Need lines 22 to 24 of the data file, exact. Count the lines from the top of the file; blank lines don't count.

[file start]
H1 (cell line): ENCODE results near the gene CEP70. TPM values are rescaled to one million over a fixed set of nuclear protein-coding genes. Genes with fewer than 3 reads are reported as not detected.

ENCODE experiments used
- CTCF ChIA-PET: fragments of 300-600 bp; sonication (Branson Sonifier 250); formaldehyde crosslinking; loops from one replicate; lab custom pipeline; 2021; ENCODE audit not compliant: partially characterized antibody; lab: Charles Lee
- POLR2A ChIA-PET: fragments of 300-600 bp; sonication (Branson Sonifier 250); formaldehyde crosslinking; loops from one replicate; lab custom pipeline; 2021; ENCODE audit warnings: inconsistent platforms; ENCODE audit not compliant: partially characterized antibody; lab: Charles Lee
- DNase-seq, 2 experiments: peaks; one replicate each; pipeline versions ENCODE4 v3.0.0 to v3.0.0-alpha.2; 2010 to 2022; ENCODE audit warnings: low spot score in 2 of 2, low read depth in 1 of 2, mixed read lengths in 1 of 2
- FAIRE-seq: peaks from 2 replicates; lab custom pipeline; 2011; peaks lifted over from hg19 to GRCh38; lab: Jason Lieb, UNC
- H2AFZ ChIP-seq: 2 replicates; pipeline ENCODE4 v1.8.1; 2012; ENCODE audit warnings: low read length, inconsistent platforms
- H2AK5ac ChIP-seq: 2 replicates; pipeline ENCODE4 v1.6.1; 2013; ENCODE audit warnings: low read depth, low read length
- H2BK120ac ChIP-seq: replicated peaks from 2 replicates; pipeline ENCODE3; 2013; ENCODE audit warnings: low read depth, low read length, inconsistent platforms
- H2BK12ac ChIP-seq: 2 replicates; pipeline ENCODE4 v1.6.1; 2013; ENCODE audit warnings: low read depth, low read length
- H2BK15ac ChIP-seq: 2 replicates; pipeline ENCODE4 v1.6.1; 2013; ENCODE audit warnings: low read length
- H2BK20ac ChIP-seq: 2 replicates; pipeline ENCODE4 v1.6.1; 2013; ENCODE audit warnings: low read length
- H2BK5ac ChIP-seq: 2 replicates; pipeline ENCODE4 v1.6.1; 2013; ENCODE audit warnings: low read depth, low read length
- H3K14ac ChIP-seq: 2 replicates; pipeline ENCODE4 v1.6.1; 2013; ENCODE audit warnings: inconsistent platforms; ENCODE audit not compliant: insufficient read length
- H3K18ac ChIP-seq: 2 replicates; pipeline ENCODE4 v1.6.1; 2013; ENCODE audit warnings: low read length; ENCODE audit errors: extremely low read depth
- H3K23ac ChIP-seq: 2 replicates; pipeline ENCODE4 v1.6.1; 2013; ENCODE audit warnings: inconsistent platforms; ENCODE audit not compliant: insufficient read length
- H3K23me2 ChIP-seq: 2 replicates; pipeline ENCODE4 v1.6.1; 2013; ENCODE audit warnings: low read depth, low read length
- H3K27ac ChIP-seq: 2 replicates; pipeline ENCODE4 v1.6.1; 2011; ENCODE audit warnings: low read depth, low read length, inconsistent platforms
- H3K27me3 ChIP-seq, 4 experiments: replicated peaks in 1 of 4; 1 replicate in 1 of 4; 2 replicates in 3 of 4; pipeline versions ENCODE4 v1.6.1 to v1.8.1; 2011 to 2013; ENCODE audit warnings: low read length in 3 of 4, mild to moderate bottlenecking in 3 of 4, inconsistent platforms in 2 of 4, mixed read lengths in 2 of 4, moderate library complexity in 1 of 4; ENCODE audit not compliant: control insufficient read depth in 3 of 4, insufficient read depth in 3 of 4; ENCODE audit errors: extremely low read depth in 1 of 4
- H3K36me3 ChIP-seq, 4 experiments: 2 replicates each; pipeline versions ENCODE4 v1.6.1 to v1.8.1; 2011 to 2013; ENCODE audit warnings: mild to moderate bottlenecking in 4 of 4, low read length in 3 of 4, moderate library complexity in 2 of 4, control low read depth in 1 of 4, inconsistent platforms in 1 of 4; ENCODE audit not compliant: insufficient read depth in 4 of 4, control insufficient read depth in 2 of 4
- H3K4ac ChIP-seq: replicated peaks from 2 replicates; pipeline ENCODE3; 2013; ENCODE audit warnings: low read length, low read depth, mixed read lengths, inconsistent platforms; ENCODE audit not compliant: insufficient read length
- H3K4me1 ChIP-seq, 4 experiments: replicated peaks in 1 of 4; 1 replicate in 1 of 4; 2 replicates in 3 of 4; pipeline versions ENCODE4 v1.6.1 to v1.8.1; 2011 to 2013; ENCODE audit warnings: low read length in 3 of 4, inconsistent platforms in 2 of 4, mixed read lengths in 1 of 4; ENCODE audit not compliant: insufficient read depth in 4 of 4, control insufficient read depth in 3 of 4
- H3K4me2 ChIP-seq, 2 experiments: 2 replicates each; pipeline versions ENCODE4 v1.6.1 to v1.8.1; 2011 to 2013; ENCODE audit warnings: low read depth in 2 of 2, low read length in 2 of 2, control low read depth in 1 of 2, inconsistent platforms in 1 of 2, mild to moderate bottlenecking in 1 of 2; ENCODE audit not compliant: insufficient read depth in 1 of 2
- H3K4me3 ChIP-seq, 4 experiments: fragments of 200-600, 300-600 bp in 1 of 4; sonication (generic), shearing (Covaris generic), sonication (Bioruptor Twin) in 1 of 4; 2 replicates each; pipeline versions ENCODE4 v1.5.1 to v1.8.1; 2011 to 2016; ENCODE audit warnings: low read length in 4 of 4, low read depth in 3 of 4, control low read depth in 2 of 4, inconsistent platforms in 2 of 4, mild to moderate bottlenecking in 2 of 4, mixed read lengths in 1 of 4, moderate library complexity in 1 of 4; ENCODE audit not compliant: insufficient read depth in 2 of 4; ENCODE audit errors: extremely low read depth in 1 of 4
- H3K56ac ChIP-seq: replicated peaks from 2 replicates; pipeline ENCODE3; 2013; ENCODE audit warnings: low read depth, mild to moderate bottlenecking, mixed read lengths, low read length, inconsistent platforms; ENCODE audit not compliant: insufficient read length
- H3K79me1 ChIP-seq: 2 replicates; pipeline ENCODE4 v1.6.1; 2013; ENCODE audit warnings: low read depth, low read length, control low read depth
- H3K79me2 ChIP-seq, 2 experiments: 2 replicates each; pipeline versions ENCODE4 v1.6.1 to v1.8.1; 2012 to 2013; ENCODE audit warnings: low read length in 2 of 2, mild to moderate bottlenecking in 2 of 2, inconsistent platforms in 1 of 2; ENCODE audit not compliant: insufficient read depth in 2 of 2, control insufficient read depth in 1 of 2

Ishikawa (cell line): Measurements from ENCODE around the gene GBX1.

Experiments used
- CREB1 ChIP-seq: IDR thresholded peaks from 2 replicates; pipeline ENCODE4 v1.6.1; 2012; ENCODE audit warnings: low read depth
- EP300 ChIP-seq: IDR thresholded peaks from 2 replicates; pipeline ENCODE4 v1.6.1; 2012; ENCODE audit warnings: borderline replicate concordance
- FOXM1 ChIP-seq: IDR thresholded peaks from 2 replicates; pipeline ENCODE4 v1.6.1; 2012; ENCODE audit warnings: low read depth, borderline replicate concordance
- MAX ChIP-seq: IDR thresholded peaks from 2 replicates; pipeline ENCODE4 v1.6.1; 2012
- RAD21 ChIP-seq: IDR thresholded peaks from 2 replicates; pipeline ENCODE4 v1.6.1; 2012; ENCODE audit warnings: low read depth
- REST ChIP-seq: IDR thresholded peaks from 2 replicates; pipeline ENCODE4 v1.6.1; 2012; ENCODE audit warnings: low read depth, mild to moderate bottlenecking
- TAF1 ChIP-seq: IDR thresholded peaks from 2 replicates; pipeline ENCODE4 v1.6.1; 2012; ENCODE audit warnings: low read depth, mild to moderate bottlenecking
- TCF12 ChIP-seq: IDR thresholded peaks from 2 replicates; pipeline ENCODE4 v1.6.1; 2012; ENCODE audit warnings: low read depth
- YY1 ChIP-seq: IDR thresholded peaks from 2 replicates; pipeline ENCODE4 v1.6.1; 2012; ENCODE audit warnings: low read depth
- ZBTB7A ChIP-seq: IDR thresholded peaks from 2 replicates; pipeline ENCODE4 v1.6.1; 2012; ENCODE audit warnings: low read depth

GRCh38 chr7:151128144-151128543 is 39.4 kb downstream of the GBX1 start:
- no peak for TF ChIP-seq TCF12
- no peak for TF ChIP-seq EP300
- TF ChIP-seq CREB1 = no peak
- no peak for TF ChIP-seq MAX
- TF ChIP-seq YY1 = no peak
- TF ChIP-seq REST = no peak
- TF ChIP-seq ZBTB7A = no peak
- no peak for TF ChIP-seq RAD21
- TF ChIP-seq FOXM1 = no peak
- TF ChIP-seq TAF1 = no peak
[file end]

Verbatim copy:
- H3K4me1 ChIP-seq, 4 experiments: replicated peaks in 1 of 4; 1 replicate in 1 of 4; 2 replicates in 3 of 4; pipeline versions ENCODE4 v1.6.1 to v1.8.1; 2011 to 2013; ENCODE audit warnings: low read length in 3 of 4, inconsistent platforms in 2 of 4, mixed read lengths in 1 of 4; ENCODE audit not compliant: insufficient read depth in 4 of 4, control insufficient read depth in 3 of 4
- H3K4me2 ChIP-seq, 2 experiments: 2 replicates each; pipeline versions ENCODE4 v1.6.1 to v1.8.1; 2011 to 2013; ENCODE audit warnings: low read depth in 2 of 2, low read length in 2 of 2, control low read depth in 1 of 2, inconsistent platforms in 1 of 2, mild to moderate bottlenecking in 1 of 2; ENCODE audit not compliant: insufficient read depth in 1 of 2
- H3K4me3 ChIP-seq, 4 experiments: fragments of 200-600, 300-600 bp in 1 of 4; sonication (generic), shearing (Covaris generic), sonication (Bioruptor Twin) in 1 of 4; 2 replicates each; pipeline versions ENCODE4 v1.5.1 to v1.8.1; 2011 to 2016; ENCODE audit warnings: low read length in 4 of 4, low read depth in 3 of 4, control low read depth in 2 of 4, inconsistent platforms in 2 of 4, mild to moderate bottlenecking in 2 of 4, mixed read lengths in 1 of 4, moderate library complexity in 1 of 4; ENCODE audit not compliant: insufficient read depth in 2 of 4; ENCODE audit errors: extremely low read depth in 1 of 4